Bookworms know what I’m talking about. We love the tropes—enemies to lovers, found family, the Chosen One, and many more. There are so many that I could do one blog a week on each trope and I wouldn’t run out of content for years! But as writers, we have to ask ourselves why. Why do tropes matter? What value do they bring to our writing?

Tropes Defined defines a trope as “a recurring element or a frequently used plot device in a work of literature or art.” In other words, a trope is part of a story’s structure that is used and reused in many stories.

Sometimes a trope is as simple as a character slipping on a banana peel. That plot device has been used so many times that it has become a trope.

Other tropes are more complex, such as the villain joins the hero to defeat a greater villain trope. That plot device is also quite common—we see it in superhero movies, fantasy stories, and sci-fi books.

Why Tropes?

Now for the writerly question: why do tropes matter?

Well, the obvious answer is that people love them!

Tropes are often reused for the simple reason that they sell. People will buy books for the dark, brooding alpha male falls in love with the soft, sweet sunshine girl trope. They’ll buy for the chosen one must face their destiny trope. They’ll even buy for the tragic Romeo and Juliet trope of foolish teenage infatuation. (Oops, I think some of my bias slipped out.)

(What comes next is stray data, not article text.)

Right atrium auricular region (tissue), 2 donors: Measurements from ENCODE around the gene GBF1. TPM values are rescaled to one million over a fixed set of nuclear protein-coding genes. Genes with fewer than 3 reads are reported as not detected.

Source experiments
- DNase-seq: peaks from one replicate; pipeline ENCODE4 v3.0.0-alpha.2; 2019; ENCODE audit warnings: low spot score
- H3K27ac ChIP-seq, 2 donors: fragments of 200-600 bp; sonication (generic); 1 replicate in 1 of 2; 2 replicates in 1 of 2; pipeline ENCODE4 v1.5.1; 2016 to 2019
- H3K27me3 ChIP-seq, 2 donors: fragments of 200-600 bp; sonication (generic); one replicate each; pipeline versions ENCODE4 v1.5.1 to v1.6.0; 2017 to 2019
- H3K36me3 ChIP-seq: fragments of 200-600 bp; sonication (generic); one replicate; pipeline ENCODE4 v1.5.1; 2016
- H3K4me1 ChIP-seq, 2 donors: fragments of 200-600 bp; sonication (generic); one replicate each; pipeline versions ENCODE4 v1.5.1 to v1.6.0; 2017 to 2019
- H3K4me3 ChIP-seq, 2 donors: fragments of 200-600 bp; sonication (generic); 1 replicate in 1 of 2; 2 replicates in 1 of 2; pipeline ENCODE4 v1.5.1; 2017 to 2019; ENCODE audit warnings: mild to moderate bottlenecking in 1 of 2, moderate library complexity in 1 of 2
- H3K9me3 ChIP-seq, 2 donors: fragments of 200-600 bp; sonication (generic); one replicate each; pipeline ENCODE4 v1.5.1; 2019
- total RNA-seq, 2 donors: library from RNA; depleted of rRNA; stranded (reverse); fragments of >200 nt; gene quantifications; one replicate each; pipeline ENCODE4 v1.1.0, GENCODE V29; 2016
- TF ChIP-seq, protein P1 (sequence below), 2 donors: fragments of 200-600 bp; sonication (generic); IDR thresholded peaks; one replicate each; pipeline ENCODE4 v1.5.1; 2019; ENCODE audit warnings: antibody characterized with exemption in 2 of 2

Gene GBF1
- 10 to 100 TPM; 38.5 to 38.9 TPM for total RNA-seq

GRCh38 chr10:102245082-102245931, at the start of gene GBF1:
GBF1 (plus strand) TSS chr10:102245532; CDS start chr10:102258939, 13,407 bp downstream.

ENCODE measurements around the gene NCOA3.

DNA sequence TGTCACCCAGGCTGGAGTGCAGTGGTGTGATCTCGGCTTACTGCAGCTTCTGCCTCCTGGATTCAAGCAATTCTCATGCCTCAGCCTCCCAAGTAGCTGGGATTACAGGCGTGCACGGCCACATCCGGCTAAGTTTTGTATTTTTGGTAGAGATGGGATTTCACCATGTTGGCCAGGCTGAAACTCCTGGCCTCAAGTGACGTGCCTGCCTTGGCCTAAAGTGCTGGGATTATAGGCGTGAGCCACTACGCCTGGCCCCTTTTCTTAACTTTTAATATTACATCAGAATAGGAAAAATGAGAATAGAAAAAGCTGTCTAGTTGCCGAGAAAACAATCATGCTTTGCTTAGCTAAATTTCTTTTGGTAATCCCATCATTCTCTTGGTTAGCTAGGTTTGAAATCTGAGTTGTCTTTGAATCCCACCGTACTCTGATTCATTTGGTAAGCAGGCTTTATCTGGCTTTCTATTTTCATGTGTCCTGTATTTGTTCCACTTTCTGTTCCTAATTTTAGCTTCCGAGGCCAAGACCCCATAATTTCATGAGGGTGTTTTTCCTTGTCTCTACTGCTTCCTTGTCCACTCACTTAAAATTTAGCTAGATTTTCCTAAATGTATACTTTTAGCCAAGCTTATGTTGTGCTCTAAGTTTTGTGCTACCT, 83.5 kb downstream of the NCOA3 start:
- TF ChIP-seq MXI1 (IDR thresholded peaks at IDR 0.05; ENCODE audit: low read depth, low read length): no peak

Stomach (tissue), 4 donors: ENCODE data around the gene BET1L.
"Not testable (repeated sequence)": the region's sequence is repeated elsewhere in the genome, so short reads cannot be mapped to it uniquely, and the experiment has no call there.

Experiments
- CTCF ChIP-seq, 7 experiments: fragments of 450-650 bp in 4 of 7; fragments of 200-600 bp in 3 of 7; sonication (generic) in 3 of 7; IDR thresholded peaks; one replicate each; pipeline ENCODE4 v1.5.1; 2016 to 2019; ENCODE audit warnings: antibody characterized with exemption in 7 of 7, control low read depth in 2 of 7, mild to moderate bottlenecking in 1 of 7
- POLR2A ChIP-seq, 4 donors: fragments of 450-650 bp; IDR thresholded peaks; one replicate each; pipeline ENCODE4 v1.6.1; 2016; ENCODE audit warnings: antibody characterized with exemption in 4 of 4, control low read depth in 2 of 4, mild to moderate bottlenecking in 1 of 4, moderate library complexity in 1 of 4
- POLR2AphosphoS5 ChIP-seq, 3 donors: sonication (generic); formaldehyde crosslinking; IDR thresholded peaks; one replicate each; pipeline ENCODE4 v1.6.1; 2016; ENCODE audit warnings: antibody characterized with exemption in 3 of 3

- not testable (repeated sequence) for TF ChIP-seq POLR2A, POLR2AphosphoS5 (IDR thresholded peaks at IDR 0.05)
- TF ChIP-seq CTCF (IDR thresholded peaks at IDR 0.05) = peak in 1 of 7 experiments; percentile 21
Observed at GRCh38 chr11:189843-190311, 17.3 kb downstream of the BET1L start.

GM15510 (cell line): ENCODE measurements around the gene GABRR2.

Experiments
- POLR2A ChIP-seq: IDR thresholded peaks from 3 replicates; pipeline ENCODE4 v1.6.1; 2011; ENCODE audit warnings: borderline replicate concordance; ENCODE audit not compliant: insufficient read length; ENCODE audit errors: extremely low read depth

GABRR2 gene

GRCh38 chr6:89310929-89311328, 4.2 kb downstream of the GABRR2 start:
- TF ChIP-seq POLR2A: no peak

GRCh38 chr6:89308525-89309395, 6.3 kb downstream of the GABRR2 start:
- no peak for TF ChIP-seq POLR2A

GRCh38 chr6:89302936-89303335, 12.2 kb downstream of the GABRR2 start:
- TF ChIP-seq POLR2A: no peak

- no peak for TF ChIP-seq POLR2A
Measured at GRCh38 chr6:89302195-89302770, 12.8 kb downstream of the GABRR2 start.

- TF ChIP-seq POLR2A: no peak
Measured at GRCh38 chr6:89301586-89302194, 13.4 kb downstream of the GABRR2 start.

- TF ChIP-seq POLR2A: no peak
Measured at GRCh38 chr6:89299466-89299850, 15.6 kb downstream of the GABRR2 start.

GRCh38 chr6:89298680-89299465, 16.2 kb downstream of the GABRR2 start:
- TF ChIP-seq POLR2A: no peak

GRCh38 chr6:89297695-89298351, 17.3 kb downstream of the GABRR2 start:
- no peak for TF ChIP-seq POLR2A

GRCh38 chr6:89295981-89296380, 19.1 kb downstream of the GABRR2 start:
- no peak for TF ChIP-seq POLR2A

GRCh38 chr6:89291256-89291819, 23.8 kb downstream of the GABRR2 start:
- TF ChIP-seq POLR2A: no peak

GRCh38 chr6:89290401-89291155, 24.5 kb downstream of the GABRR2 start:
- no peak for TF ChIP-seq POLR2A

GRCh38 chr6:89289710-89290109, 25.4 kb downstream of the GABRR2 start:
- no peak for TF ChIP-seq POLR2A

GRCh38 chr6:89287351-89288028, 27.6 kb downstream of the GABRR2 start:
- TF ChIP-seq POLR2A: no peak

If a trope exists, it’s because there is a willing and eager audience ready to consume it. No matter how stupid or overused said trope may be.

So let’s take a look at a few reasons why people love their tropes.


I’ve found that readers tend to identify with characters, and because of that, they identify with the tropes a character may live out. Sometimes readers find these tropes in their own lives. Consider this short list of common tropes:

  • A character tries to ignore the feelings they have for another character
  • Jerk character is always right, though going about it the wrong way
  • Rich character is ignorant of the troubles normal people deal with
  • Poverty-stricken family is more generous than the rich family
  • Everything goes wrong at once and causes a character to break down

Can you relate to any of these tropes? Perhaps you’ve experienced some of them before. These tropes are popular because they are grounded in reality, which makes them relatable. A reader can see this happening to themself.

Aspirational Identity

Everyone has an aspirational identity. (Or in my case, several!) We all want to be someone we’re not, or experience lives we’ll never live. Certain tropes feed these aspirational identities, allowing the reader to step into a world that is not their own for a little while. Consider this list of tropes:

  • A character inherits a large sum of money from a long-lost relative
  • Love triangle—a character must choose between devoted would-be lovers
  • A character discovers their true identity as a lost royal or the Chosen One of a prophecy